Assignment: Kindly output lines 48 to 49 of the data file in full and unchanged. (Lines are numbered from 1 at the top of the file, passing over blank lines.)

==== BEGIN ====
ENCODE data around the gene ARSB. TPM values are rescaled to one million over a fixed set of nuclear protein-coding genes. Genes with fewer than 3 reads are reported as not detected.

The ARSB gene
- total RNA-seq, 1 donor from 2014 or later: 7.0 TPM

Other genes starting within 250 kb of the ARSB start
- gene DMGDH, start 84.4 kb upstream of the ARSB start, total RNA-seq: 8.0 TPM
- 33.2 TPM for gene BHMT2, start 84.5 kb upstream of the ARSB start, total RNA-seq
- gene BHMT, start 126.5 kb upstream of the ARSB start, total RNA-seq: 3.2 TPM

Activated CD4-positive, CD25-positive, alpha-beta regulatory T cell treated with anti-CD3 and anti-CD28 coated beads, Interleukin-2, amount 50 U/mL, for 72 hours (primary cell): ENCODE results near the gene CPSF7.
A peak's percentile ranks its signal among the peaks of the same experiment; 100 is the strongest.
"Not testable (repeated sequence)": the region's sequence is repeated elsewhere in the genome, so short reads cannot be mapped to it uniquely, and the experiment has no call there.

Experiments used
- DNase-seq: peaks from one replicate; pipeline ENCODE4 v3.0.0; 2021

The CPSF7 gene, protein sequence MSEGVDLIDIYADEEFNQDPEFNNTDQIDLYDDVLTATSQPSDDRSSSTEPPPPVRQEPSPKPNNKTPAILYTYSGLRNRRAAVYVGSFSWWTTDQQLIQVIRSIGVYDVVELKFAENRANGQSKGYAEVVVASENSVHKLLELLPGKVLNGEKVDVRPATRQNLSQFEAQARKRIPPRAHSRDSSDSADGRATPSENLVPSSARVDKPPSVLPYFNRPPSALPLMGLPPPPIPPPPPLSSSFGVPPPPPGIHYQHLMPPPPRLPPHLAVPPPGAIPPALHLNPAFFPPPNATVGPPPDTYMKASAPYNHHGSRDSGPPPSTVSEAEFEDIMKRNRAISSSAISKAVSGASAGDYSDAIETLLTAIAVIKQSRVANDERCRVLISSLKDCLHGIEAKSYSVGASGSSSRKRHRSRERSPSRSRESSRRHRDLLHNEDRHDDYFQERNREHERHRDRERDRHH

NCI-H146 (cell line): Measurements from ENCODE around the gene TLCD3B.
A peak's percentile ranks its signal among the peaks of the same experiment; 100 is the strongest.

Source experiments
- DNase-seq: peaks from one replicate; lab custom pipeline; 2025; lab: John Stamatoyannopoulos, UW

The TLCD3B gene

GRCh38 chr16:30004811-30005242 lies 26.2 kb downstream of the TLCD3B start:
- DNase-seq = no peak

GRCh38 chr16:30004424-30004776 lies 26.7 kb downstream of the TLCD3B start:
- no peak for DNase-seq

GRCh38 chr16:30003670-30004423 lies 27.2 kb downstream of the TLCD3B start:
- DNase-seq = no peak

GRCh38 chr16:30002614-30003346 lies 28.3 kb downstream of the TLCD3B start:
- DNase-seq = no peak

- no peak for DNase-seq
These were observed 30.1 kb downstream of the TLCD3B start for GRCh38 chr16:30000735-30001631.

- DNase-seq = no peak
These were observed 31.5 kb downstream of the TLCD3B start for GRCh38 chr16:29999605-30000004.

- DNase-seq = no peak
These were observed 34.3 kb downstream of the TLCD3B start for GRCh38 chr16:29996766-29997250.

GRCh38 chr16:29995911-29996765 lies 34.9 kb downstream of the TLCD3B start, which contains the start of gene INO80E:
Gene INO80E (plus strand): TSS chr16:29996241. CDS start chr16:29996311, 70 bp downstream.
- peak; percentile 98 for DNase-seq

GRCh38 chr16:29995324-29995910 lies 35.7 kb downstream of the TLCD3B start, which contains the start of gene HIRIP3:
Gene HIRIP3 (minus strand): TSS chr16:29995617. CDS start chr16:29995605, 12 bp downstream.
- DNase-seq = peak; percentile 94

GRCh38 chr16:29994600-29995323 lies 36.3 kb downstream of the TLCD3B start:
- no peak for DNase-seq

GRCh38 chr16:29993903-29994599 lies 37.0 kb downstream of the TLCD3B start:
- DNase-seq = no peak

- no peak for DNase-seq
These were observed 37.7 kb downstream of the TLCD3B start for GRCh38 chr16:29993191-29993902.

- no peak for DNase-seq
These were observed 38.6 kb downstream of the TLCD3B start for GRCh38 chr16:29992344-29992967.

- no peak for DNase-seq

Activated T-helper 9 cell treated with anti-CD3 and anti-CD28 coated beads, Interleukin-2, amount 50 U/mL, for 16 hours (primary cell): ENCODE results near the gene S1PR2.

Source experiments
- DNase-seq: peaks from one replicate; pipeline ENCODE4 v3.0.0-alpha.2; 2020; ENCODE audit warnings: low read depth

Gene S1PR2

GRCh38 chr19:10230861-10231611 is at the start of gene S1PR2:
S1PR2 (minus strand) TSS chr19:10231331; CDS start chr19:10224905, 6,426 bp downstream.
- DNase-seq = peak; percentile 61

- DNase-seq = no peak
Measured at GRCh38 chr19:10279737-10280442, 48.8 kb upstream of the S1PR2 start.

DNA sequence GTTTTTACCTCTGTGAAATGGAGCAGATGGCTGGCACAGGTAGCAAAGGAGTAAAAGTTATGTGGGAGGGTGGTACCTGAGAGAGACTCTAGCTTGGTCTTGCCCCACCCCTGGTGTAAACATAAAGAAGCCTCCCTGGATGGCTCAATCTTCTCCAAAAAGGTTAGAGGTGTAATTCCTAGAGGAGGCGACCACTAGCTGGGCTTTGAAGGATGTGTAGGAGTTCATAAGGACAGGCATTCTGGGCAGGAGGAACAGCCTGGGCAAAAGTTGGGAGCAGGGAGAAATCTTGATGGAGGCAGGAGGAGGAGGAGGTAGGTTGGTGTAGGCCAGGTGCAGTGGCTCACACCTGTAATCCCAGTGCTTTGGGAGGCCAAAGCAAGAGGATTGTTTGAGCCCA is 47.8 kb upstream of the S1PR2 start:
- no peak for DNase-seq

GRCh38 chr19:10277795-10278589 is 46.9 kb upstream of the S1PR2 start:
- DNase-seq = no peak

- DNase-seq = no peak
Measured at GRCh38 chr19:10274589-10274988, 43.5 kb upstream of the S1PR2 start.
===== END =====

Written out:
Activated T-helper 9 cell treated with anti-CD3 and anti-CD28 coated beads, Interleukin-2, amount 50 U/mL, for 16 hours (primary cell): ENCODE results near the gene S1PR2.

Source experiments